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Posted on Mon, Dec 20, 2010 : 5:17 a.m.

Muscovy Duck is unlike any other duck you have ever eaten

By Corinna Borden

Last week I gave a tour of OmniUnum Farm and David Beemer’s Muscovy duck flock. Today we discuss the meat.

Borden - Muscovy duck breast

The lack of fat is evident in the Muscovy duck breast, aka Magret.

Corinna Borden | Contributor

David Beemer of OmniUnum Farm decided he wanted more control over his food supply. In lieu of purchasing Michigan peat and compost, Beemer decided to raise poultry for their manure, a nutrient-rich and accessible fertilizer.

Beemer choose Muscovy ducks as his poultry of choice after being served it at Paul Bocuse’s restaurant in Lyons, France. “I asked for something that I could not get in this country… He brought me Magret — and I ate it. They asked me what I thought it was, and I said, 'that was probably the best veal I have ever had.' And they said, 'This is Muscovy Duck.'”

Beemer has partnered with Antoinette Benjamin of Food for all Seasons Catering, because “she is the only one I have found who knows how to cook them. I am a good example — I overcooked the last one. I just didn’t have time to follow the directions she gave me.”

Endemic in an animal designed to perch in trees not wade in water, Muscovy ducks have about 18 percent fat as opposed to Pekin duck with 29 percent fat. This fat difference and the less significant oil gland in the Muscovy alters the flavor of what our taste buds recognize as "duck" and can complicate cooking Muscovy for those not familiar with the meat.

According to Benjamin, trained by renowned French chef Madeleine Kamman, “Cooking Magret is a matter of technique. So if you look up cooking duck breast, it is different with the Muscovy, just because of the fat.”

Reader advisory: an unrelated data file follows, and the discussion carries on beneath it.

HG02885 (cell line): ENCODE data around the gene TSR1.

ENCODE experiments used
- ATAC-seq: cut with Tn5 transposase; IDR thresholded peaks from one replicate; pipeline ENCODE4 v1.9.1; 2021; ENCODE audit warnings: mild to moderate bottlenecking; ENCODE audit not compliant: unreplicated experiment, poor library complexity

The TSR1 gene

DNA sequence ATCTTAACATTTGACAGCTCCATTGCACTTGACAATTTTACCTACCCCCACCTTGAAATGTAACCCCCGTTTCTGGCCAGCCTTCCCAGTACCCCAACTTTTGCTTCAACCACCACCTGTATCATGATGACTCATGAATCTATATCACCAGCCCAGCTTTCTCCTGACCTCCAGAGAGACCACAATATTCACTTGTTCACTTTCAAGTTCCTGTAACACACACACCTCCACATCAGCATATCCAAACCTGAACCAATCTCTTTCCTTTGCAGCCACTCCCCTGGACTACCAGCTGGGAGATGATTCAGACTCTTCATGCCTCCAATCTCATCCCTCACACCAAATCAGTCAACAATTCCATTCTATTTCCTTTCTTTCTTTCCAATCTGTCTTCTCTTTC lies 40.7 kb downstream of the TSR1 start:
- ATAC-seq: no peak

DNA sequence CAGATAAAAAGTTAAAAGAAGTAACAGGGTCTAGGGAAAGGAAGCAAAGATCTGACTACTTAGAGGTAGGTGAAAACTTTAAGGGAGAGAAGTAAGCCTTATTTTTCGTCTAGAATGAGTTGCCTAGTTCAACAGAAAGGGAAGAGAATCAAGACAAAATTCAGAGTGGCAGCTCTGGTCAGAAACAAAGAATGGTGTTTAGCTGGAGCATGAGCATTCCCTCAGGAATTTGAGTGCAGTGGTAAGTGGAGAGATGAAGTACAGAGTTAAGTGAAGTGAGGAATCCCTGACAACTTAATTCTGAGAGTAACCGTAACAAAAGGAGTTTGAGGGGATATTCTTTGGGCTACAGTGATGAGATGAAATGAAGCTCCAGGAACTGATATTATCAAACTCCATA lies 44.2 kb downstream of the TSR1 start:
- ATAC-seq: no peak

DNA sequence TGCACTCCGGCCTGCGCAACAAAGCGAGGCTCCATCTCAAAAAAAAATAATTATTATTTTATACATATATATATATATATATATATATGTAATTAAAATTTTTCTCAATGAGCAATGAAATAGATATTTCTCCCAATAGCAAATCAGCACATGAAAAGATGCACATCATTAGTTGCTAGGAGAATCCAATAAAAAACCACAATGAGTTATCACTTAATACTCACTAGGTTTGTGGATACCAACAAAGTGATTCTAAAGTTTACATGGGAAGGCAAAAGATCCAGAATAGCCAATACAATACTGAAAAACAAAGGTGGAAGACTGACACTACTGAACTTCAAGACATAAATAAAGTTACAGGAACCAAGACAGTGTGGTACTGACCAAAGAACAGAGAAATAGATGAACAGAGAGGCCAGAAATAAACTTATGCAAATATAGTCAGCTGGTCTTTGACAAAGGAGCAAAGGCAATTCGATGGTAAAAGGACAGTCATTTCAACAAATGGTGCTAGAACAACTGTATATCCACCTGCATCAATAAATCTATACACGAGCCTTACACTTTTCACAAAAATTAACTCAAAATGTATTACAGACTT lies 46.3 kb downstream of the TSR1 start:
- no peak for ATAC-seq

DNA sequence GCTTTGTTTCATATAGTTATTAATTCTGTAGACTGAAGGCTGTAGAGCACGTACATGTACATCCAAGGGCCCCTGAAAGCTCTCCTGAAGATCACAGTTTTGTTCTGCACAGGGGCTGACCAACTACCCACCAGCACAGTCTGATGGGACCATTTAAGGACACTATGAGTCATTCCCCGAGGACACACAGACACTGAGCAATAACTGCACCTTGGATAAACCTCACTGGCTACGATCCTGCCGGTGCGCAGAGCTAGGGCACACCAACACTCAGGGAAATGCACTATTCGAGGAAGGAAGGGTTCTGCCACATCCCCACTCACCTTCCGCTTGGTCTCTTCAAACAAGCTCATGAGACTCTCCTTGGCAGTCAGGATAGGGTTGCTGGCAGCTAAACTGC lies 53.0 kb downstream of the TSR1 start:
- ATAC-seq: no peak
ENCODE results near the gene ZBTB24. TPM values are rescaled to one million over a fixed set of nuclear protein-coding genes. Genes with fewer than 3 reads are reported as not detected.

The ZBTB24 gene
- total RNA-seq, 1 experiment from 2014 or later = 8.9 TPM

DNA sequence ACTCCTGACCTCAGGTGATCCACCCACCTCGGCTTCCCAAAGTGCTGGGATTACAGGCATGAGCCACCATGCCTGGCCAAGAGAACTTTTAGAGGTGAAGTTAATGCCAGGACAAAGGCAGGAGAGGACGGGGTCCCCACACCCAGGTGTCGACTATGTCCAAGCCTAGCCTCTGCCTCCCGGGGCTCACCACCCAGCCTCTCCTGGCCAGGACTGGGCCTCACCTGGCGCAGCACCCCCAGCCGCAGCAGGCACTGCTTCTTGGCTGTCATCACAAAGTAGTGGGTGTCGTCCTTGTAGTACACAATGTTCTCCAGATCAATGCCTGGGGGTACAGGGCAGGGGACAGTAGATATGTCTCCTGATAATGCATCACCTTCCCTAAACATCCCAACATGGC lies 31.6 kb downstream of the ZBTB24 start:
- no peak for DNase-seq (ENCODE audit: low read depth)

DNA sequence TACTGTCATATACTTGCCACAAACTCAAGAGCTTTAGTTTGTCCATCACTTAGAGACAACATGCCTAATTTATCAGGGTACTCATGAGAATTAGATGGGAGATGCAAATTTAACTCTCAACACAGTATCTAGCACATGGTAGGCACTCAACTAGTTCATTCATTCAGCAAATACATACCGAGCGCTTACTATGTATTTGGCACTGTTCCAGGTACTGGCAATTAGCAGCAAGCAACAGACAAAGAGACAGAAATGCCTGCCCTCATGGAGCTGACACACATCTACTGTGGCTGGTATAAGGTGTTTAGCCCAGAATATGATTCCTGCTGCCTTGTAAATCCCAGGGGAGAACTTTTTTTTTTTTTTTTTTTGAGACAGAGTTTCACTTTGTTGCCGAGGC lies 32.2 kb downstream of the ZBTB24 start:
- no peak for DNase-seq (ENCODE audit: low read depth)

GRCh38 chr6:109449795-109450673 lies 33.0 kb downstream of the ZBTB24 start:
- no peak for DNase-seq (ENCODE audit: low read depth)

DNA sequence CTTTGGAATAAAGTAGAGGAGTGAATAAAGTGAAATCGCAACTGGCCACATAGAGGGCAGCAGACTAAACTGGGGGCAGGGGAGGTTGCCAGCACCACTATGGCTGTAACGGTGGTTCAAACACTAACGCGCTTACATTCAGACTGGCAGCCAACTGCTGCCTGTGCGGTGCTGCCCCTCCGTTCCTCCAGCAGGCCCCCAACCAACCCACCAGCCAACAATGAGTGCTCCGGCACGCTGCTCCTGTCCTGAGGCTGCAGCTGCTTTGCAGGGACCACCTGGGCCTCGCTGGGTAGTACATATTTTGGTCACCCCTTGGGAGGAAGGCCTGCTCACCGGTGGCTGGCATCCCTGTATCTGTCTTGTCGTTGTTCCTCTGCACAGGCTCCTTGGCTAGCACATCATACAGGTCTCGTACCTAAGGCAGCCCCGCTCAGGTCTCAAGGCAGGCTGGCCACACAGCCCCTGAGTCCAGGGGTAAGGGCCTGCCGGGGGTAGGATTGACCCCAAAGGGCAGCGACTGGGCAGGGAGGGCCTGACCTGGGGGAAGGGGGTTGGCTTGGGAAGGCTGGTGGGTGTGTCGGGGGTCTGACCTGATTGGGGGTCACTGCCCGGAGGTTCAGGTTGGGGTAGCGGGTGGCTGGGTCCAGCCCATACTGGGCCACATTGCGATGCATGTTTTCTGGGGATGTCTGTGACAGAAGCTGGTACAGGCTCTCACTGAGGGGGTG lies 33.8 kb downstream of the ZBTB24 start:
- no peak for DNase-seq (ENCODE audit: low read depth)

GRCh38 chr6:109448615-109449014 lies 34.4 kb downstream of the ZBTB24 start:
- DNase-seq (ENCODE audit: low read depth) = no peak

Recently, I was able to try Muscovy courtesy of ici Urban Bistro in Washington, D.C. The consensus at the table was that the meat was “absolutely fabulous” and unlike anything anyone had eaten before — a bold, unique flavor arising from a texture that crumbled like veal, unlike poultry’s striation.

I was also able to see firsthand the difficulty of cooking Muscovy. When the breast slices arrived to the table they were medium rare and succulent. By the time we finished eating the meat (20 minutes later?) the slices were cooked through from the residual heat. The flavor was still there, but the texture was dry and unappealing.

Beemer's partnership with Antoinette Benjamin is an opportunity for those of us curious to taste more of this unique fowl. As Benjamin says, “Magret is the best for the Muscovy — I mean it is just amazing. I mean as I said, I don’t think that people — most people wouldn’t know, like David, what they are eating. They wouldn’t know it was duck breast.”

Beemer and Benjamin are planning to hold a Muscovy dinner in the spring. If you are interested, contact David Beemer at OmniUnum Farm or Antoinette Benjamin at Food for all Seasons.

Corinna wrote a book about many things, works with the Westside Farmers Market and spoils her backyard chickens.